LABA in patients with stage I COPD and mild sleep apnea syndrome: a pilot study
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Patients suffering from both sleep apnea-hypopnea syndrome (SAHS) and chronic obstructive pulmonary disease (COPD) have a more severe form of sleep apnea. Knowing all pathophysiological aspects that mutually interact in sleep disorders and COPD, we aimed to investigate if the introduction of long-acting β2 agonists (LABA) during the night could improve overnight oxygenation and the ability to perform daily activities in stage I COPD patients with mild SAHS. We conducted a prospective study of 22 patients with stage I COPD and SAHS confirmed by overnight polygraph screening, without nocturnal CPAP treatment. During twelve weeks, all patients used LABA (salmeterol 50 mcg) with a metered dose inhaler before bedtime. The levels of apnea hypopnea index, oxygen saturation, heart rate, and Epworth daytime sleepiness scale (ESS) were recorded before and after the treatment. There was a significant improvement of lowest and average overnight oxygenation compared to baseline (mean difference 2.1±0.42, p<0.0001; 1.7±0.3, p<0.0001, respectively). In addition, patients reported reduction in daytime sleepiness according to ESS (mean difference 1.23±0.51; p=0.03). Fewer patients exhibited tachycardia when on salmeterol (68 vs. 41%; p=0.01). Use of inhaled salmeterol improves overnight oxygenation in patients with stage I COPD and SAHS. Future prospective studies are warranted to confirm this potentially beneficial effect of long-acting β2 agonists.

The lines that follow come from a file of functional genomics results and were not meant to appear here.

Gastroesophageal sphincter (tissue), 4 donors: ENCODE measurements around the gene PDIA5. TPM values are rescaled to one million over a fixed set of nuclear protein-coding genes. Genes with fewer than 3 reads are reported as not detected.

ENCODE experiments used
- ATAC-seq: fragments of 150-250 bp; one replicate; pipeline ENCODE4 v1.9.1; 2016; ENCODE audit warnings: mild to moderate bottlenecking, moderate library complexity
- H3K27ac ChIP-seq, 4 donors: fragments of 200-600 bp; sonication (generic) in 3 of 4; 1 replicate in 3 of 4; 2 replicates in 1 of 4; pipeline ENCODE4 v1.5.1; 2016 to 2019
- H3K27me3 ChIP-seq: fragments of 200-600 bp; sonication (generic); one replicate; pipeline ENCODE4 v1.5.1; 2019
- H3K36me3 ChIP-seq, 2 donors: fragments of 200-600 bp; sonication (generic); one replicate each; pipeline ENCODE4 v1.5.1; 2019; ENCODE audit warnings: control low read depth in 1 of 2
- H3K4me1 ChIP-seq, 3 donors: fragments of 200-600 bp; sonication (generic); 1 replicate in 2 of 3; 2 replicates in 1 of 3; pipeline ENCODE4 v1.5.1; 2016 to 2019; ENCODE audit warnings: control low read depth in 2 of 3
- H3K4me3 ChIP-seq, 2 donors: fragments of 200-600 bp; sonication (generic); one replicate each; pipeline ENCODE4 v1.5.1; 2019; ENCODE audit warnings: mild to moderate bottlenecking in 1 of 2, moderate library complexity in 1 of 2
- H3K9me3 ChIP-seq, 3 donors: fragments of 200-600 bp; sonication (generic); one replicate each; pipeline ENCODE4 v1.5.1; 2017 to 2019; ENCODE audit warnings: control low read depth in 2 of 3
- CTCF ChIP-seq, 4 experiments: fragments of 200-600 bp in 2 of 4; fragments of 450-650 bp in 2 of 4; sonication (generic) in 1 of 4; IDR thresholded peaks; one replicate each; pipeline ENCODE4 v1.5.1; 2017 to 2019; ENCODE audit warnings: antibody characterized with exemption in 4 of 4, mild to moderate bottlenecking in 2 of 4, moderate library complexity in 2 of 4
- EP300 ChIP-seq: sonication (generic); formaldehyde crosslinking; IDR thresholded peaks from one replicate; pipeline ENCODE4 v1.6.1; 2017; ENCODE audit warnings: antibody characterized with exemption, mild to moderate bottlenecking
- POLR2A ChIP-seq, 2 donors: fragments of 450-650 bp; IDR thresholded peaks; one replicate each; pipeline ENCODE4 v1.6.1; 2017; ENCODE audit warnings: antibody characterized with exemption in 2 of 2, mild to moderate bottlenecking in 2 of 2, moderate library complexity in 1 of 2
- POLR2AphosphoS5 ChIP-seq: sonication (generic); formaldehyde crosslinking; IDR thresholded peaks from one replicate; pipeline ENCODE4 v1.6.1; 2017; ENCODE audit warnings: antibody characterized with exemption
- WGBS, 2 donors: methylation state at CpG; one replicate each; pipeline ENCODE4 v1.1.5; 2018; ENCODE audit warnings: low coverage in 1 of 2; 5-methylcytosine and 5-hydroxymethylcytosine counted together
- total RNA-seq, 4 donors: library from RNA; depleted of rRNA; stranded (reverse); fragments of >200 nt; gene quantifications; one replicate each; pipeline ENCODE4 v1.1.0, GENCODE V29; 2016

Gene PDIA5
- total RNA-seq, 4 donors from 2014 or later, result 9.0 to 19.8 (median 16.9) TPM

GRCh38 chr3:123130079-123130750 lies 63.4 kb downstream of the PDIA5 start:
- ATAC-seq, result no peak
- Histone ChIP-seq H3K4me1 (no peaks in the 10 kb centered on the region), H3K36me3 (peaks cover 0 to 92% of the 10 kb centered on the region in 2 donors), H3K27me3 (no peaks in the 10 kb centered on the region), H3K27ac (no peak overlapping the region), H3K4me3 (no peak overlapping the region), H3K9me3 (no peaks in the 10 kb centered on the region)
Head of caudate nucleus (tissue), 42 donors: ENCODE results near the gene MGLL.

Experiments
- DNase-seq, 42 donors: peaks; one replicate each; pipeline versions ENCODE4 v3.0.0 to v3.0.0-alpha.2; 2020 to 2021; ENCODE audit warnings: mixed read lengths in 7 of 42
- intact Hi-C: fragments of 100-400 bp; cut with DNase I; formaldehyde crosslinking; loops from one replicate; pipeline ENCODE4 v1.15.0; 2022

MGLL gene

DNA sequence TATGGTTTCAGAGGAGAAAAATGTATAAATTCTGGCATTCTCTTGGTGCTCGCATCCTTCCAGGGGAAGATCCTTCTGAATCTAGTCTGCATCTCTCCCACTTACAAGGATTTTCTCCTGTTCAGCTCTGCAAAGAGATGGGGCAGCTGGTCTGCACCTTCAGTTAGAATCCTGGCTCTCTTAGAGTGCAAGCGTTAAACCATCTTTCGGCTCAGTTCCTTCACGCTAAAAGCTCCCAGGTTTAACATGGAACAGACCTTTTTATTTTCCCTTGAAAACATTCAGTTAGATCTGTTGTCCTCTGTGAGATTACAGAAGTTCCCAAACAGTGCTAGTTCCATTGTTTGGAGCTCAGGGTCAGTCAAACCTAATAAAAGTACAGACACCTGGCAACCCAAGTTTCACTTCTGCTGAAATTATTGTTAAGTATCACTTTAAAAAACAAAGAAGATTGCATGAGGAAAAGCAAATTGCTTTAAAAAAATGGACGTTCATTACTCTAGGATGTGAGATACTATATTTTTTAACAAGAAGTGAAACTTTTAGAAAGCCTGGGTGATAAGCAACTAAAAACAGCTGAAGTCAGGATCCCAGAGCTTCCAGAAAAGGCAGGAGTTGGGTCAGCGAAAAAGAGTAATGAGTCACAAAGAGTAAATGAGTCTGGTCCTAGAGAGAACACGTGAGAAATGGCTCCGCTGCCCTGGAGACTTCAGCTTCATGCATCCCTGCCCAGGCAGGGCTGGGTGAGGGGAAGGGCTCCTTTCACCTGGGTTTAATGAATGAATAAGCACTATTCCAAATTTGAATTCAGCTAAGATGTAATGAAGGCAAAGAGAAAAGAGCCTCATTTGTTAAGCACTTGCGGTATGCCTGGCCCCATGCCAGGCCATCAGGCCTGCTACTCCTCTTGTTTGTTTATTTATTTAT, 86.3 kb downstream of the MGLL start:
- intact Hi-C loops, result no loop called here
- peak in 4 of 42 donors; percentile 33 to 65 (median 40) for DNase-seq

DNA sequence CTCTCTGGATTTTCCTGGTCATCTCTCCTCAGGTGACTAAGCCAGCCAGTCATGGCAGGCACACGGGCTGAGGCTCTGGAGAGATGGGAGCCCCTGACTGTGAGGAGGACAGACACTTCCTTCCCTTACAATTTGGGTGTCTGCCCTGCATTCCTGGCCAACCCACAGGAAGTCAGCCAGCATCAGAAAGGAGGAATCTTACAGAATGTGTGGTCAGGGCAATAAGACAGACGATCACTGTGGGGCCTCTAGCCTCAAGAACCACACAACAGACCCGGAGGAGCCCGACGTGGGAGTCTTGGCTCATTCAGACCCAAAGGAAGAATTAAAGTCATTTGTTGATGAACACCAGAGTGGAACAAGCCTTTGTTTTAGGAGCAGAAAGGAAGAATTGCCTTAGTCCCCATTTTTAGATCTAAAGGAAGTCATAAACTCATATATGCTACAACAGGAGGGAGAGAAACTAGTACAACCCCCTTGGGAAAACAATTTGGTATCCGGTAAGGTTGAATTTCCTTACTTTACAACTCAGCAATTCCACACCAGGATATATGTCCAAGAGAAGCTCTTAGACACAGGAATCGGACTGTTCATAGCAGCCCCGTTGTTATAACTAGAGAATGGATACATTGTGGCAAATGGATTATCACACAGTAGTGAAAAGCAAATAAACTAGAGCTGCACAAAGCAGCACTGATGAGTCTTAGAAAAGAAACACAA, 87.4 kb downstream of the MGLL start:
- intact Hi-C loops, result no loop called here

KeywordsCOPD Night hypoxemia Sleep apnea Adrenergic beta-agonists Polygraphy
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